Santo Domingo city guide

The Dominican Republic recently became a major honeymoon destination. I lost track of how many happy couples I removed from my Facebook feed the past two years. That island is a paradise, there’s no denying that. Don’t let your Facebook friends fool you though; there’s much more to it than beaches and hammocks. 2019 wasn’t the best year for DR’s tourism industry. There have been over 16 reported deaths and everything sounds a bit fishy, to say the least. People have been falling ill overnight and dying of unknown causes. The Dominican government insisted that the bodies be cremated instead of shipped to their home countries. Some people have reported missing organs. The case has become a bit of a viral urban legend at this point. Watch your back and avoid drinking cocktails from uncertain sources. It’s a beautiful country and the travel is worth every penny but maybe wait until this “incident” gets cleared out.

Santo Domingo was the first bastion of civilization during the 15th century exploration of the New World. Christopher Columbus’ brother Bartholomew founded this city. You could say it is the family’s bona fide legacy. It was also the first place to “welcome” the African slaves to the New World. They made them work on many a sugar cane plantation. That, as history dictates, led to uprisings. The Dominican Republic went through quite a few of those. Not to mention wars, battles for independence and disgusting dictatorship. Noticed all those streets with American names? That’s when the US stepped in to calm things down and install some freedom. You can learn more about those revolting times at the Memorial Museum of Dominican Resistance. It showcases even the torture chambers and tools: a painful reminder that dictatorships are not cool.

Parque Colon in Santo Domingo with Cathedral and Columbus statue visited by flock of pingeons

The always alive Parque Colon, previously known as the Plaza Mayor, is a park and square in the very centre of the historical Ciudad Colonial district of Santo Domingo

Santo Domingo took all that surprisingly well and remains a beautiful capital. The entire colonial part of the city is a UNESCO World Heritage Site. Plaza de España is one of its more important landmarks. It’s not only a social gathering ground and a space for cultural events, but also a valuable historical treasure. Alcázar de Colón overlooking the square is home to the largest collection of colonial art in the Caribbean. Diego Columbus, the explorers’ son lived in this mansion. I wouldn’t call it beautiful. It looks like a brick, but it’s still a piece of history. Makes you think that we’re lacking that sort of exceptional people in our age. They even built the first sewer system in the New World. I wouldn’t tell people to go and explore the sewers but these are something else. They are fully bricked out, looking more like a dungeon or catacombs. They closed them down in 2016, but fingers crossed they’ll reopen the thing for tourists in future. The fortifications along the Ozama river are yet another “first in the New World”. I can’t help being impressed by these things. They landed on a completely unexplored land and built a city from scratch. All the manpower, all the resources they had to procure. It’s mind-blowing spectacular stuff.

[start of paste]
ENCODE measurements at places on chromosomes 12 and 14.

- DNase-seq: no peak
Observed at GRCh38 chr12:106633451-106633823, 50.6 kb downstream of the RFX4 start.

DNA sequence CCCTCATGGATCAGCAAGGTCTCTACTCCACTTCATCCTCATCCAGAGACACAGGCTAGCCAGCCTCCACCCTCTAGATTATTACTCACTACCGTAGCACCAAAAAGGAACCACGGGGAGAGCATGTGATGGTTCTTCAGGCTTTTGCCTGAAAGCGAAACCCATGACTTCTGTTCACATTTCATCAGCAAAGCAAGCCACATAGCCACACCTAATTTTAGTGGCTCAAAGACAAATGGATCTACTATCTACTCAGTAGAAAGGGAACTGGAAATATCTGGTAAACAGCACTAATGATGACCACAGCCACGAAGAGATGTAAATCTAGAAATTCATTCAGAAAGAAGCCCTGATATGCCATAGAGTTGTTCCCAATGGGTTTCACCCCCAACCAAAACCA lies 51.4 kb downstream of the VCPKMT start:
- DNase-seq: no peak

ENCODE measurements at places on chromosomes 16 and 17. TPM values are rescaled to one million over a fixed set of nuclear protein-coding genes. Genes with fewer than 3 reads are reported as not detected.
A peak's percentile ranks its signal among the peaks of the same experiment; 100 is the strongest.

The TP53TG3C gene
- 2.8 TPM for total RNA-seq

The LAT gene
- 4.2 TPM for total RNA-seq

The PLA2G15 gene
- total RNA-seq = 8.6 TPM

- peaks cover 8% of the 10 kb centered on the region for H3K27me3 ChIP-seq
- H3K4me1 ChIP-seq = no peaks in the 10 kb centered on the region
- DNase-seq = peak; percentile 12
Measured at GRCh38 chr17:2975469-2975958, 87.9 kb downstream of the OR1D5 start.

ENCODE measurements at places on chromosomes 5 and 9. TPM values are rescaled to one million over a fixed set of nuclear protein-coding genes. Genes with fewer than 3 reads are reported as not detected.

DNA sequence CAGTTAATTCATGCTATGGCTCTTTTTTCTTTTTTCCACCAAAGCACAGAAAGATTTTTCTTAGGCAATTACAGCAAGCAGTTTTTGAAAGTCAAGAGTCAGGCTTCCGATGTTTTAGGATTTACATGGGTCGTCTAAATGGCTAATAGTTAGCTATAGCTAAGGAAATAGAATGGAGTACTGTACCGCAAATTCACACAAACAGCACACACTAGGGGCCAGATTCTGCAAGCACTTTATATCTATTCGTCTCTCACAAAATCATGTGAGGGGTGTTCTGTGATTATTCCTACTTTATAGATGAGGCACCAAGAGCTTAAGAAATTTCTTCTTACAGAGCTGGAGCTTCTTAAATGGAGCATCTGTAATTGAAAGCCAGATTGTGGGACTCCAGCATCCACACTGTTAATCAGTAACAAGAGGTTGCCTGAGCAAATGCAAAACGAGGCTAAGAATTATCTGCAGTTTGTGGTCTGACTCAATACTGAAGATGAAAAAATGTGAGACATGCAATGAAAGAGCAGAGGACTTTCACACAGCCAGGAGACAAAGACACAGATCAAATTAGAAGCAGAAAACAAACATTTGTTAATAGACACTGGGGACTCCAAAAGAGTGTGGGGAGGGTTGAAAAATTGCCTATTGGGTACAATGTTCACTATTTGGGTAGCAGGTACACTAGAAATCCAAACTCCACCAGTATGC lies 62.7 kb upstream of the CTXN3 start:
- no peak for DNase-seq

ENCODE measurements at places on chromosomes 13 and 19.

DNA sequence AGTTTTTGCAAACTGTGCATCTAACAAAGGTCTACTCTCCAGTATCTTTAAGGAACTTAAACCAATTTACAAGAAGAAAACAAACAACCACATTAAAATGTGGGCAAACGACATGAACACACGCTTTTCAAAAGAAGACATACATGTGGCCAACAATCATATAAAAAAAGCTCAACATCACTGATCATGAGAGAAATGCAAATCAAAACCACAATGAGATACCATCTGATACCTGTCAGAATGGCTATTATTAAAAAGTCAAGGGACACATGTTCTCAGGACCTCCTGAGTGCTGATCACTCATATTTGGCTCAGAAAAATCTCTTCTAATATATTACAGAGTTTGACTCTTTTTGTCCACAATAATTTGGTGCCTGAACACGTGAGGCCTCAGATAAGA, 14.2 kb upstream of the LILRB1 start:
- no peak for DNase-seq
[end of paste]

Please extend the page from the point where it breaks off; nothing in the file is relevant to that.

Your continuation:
Palacio Consistorial in the Ciudad Colonial district of Santo Domingo bathing in warm sunlight

The Palacio Consistorial, located in the Colonial City (Ciudad Colonial) of Santo Domingo, is located where was once the oldest Town Hall in the Americas

People say that Dominicans are rather high on the booze intake. Apparently, the employees of sugar cane farms and rum distilleries have a hard time saying no to a drink during work. Driving under the influence is not uncommon; take extra care if you see a wonky vehicle. Caribbean people take life a little too easy at times. They do love their rum despite the grim history tied to it. Now it’s a big part of their tourism: tastings, museums, that kind of stuff. Barceló has an amazing historic centre located in San Pedro, about an hour drive from Santo Domingo. It’s also one of the best rums in the world. Cubans would argue otherwise, as they would with cigars. This islands’ incredibly fertile soil nourishes the arguably best tobacco in the world. That coupled with generations worth of expertise equals some world-class cigars. You’re probably thinking: “What about Cuba? Don’t they take the crown?” Truth is that many families have left Cuba for DR when Fidel took over. You could say it is a bit of a joint effort now when it comes to cigars. Santo Domingo comes alive during night, that’s the best time to try everything this island has to offer. Avenida Venezuela and Avenida Abraham Lincoln are the main streets when it comes to Santo Domingo’s nightlife.

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